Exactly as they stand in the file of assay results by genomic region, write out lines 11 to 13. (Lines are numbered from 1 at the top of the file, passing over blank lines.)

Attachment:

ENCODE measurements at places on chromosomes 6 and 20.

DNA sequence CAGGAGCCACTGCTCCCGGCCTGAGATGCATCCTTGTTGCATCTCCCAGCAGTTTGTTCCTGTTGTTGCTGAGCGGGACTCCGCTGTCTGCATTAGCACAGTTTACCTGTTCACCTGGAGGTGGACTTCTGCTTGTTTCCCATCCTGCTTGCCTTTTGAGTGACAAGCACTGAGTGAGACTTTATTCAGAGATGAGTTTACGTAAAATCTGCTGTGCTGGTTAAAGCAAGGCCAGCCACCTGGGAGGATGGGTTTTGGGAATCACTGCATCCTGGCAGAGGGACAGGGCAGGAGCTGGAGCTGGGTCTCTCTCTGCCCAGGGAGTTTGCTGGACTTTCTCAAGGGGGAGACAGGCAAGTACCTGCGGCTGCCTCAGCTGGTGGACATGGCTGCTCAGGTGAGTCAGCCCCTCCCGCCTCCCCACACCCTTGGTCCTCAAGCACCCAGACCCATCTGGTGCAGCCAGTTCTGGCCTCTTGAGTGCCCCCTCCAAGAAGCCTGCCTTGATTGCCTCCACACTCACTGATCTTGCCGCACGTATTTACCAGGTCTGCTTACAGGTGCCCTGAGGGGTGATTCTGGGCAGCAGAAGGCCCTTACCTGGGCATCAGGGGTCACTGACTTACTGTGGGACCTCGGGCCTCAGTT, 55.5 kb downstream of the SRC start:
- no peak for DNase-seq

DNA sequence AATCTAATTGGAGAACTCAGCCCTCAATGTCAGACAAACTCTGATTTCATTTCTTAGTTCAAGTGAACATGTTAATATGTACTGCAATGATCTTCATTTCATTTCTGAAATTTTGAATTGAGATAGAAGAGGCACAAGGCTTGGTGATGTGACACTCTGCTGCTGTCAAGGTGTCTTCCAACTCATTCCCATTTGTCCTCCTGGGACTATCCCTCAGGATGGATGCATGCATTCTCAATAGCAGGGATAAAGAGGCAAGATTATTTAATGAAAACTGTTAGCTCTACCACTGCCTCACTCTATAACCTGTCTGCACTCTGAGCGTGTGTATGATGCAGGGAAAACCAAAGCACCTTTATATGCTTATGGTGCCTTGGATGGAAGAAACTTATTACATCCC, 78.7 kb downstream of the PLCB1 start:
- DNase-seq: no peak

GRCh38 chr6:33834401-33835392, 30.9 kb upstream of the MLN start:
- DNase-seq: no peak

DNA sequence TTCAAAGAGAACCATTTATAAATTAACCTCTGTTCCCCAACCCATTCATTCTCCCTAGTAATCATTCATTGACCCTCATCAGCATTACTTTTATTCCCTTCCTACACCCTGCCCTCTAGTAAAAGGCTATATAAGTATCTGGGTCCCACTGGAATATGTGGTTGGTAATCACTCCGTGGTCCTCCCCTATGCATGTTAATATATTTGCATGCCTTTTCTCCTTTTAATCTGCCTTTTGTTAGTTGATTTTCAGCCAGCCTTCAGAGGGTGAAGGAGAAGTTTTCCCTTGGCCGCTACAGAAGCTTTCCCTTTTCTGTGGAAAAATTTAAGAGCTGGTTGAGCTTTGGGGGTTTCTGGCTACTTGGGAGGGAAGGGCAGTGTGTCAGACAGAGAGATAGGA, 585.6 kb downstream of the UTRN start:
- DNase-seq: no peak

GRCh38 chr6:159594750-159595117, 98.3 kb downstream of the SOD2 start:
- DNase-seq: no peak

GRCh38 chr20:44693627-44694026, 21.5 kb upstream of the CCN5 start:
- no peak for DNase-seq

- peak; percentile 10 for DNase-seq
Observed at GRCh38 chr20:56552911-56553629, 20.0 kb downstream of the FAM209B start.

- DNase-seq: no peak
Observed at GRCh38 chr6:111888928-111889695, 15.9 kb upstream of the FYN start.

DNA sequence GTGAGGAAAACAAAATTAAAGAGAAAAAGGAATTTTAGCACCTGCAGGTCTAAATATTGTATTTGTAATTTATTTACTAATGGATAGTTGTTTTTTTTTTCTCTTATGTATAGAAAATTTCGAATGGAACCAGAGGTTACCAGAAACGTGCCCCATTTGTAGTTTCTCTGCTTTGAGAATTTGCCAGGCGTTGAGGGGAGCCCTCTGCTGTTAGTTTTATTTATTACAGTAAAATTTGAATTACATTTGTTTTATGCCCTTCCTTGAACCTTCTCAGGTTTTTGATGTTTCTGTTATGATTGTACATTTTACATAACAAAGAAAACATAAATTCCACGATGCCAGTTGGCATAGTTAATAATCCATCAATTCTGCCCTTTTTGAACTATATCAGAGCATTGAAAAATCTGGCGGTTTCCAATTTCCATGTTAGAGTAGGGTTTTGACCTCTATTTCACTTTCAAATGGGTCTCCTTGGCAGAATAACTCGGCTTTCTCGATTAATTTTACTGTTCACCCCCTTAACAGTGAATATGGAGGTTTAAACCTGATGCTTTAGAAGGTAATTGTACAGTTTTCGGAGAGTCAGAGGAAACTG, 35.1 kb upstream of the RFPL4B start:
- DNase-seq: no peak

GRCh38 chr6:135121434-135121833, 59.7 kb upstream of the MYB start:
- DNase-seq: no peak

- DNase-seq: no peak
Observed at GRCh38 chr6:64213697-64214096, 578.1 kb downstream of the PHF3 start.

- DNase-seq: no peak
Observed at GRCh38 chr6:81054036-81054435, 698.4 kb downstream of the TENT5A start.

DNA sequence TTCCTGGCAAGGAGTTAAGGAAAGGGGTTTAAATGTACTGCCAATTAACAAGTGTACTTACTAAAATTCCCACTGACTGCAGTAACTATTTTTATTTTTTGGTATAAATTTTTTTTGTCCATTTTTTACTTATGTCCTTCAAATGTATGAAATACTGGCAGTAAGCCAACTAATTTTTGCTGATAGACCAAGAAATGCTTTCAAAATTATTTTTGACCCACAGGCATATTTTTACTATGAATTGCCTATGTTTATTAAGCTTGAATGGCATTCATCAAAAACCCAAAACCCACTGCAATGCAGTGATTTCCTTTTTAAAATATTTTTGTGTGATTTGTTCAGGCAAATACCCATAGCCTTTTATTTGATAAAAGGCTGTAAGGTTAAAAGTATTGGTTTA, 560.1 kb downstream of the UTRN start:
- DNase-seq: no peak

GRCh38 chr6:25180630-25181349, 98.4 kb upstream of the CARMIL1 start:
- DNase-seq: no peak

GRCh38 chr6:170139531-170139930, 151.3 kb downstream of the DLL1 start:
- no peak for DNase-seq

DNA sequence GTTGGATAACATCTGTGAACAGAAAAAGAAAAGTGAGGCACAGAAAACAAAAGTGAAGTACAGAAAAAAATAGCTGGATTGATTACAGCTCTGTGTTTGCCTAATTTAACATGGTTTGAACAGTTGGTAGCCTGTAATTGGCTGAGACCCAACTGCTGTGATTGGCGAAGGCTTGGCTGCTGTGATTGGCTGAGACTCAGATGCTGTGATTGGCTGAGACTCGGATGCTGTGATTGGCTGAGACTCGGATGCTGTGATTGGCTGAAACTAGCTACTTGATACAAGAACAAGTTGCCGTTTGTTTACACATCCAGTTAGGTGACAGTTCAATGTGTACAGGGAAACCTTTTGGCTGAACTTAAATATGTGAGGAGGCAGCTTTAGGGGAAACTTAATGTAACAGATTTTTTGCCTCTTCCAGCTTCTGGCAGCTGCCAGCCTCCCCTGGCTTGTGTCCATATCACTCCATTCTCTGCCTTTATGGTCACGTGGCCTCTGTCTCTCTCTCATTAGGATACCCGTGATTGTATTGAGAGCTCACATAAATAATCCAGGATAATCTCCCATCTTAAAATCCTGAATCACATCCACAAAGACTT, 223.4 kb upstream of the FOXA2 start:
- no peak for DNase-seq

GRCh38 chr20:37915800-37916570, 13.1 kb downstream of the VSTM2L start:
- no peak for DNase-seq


- DNase-seq: no peak

GRCh38 chr20:44693627-44694026, 21.5 kb upstream of the CCN5 start:
- no peak for DNase-seq